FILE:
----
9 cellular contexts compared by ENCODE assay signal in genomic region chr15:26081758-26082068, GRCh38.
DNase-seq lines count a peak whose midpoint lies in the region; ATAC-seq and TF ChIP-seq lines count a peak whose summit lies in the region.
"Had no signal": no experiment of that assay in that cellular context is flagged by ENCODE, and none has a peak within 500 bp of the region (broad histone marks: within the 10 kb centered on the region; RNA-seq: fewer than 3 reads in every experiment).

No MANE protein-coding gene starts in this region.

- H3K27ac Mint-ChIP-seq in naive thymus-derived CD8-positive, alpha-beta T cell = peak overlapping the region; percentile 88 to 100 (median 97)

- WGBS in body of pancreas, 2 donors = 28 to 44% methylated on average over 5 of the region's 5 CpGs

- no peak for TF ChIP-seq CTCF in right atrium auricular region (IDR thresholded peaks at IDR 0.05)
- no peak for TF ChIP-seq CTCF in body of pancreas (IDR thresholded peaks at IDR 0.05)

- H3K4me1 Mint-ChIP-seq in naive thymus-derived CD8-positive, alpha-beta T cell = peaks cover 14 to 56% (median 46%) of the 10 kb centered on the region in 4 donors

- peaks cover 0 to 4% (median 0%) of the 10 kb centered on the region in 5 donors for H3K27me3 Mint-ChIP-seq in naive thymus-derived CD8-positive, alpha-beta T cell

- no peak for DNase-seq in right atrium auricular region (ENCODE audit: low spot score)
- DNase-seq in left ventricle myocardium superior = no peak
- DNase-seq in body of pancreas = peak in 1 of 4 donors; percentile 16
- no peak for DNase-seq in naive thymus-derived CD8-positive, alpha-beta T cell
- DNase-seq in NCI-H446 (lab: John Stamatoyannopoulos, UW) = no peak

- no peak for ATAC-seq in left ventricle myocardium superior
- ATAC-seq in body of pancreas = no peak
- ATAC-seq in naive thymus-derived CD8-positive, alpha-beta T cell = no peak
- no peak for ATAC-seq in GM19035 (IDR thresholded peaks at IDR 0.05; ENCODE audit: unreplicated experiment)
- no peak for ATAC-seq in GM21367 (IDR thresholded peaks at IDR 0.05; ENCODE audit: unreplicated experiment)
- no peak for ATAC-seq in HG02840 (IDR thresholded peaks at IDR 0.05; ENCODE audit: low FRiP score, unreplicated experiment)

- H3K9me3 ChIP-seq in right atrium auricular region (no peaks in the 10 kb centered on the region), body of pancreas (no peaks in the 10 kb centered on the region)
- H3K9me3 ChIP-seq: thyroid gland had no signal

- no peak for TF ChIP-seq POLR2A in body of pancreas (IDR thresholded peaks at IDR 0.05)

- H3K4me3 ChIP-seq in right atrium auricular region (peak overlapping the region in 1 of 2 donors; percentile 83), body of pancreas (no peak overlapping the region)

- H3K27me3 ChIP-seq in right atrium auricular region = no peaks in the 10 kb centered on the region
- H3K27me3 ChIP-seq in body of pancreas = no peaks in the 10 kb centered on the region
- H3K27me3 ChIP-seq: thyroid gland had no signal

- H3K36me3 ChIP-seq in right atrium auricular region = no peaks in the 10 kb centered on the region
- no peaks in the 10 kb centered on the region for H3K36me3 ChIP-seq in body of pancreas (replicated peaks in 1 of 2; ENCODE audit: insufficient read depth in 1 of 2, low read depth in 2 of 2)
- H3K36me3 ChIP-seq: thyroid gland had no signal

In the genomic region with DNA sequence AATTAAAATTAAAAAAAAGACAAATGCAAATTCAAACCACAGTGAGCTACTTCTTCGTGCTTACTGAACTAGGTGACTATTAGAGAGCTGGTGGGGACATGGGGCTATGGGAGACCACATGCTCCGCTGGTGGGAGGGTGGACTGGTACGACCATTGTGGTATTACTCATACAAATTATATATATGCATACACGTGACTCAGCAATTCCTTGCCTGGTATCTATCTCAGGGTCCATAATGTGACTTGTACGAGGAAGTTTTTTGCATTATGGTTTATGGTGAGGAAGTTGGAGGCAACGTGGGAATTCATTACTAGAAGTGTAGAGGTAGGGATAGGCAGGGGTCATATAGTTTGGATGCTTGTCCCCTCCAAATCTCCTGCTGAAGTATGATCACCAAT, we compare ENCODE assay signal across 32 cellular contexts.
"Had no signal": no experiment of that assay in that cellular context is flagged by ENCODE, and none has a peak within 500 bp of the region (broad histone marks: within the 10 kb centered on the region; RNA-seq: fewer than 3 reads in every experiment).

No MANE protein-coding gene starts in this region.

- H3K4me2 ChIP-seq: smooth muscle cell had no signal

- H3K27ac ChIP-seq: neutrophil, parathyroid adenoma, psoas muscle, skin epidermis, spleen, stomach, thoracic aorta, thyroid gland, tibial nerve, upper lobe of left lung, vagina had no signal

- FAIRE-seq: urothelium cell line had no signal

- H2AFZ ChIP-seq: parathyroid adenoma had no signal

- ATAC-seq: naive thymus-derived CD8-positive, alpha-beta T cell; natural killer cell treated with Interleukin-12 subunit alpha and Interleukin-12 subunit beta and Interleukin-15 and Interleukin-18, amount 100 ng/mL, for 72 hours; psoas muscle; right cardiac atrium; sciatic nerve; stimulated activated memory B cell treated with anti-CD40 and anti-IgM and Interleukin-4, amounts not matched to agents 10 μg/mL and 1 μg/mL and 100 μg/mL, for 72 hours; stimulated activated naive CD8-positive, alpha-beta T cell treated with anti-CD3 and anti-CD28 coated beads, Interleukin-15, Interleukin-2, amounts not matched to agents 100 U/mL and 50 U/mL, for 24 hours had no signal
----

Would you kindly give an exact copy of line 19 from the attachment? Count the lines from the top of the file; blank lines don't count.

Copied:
- no peak for ATAC-seq in GM19035 (IDR thresholded peaks at IDR 0.05; ENCODE audit: unreplicated experiment)